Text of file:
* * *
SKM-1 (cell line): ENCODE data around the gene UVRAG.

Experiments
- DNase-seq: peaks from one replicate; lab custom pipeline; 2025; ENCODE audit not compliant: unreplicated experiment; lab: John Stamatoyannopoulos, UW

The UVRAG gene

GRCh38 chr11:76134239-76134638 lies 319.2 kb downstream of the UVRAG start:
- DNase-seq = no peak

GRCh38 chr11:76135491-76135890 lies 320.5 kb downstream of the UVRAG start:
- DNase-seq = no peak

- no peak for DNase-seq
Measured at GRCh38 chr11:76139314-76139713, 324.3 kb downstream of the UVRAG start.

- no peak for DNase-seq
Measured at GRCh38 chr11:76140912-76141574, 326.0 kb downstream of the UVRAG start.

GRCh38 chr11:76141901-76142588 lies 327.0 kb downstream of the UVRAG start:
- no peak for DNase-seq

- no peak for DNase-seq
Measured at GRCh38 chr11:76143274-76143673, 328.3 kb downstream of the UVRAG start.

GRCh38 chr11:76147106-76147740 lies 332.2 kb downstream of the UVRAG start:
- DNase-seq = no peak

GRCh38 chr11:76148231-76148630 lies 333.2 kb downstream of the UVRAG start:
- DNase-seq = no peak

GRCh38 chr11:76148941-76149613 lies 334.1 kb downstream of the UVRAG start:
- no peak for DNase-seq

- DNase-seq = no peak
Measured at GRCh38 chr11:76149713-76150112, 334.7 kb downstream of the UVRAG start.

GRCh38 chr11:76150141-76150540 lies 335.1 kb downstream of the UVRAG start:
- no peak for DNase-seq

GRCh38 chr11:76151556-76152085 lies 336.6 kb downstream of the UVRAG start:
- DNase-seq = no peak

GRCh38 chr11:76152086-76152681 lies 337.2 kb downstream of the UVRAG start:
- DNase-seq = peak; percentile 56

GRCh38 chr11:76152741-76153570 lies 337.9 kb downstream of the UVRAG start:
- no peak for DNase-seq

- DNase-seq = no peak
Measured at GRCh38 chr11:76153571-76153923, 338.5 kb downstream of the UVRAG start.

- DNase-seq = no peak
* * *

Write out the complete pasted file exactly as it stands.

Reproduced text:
SKM-1 (cell line): ENCODE data around the gene UVRAG.

Experiments
- DNase-seq: peaks from one replicate; lab custom pipeline; 2025; ENCODE audit not compliant: unreplicated experiment; lab: John Stamatoyannopoulos, UW

The UVRAG gene

GRCh38 chr11:76134239-76134638 lies 319.2 kb downstream of the UVRAG start:
- DNase-seq = no peak

GRCh38 chr11:76135491-76135890 lies 320.5 kb downstream of the UVRAG start:
- DNase-seq = no peak

- no peak for DNase-seq
Measured at GRCh38 chr11:76139314-76139713, 324.3 kb downstream of the UVRAG start.

- no peak for DNase-seq
Measured at GRCh38 chr11:76140912-76141574, 326.0 kb downstream of the UVRAG start.

GRCh38 chr11:76141901-76142588 lies 327.0 kb downstream of the UVRAG start:
- no peak for DNase-seq

- no peak for DNase-seq
Measured at GRCh38 chr11:76143274-76143673, 328.3 kb downstream of the UVRAG start.

GRCh38 chr11:76147106-76147740 lies 332.2 kb downstream of the UVRAG start:
- DNase-seq = no peak

GRCh38 chr11:76148231-76148630 lies 333.2 kb downstream of the UVRAG start:
- DNase-seq = no peak

GRCh38 chr11:76148941-76149613 lies 334.1 kb downstream of the UVRAG start:
- no peak for DNase-seq

- DNase-seq = no peak
Measured at GRCh38 chr11:76149713-76150112, 334.7 kb downstream of the UVRAG start.

GRCh38 chr11:76150141-76150540 lies 335.1 kb downstream of the UVRAG start:
- no peak for DNase-seq

GRCh38 chr11:76151556-76152085 lies 336.6 kb downstream of the UVRAG start:
- DNase-seq = no peak

GRCh38 chr11:76152086-76152681 lies 337.2 kb downstream of the UVRAG start:
- DNase-seq = peak; percentile 56

GRCh38 chr11:76152741-76153570 lies 337.9 kb downstream of the UVRAG start:
- no peak for DNase-seq

- DNase-seq = no peak
Measured at GRCh38 chr11:76153571-76153923, 338.5 kb downstream of the UVRAG start.

- DNase-seq = no peak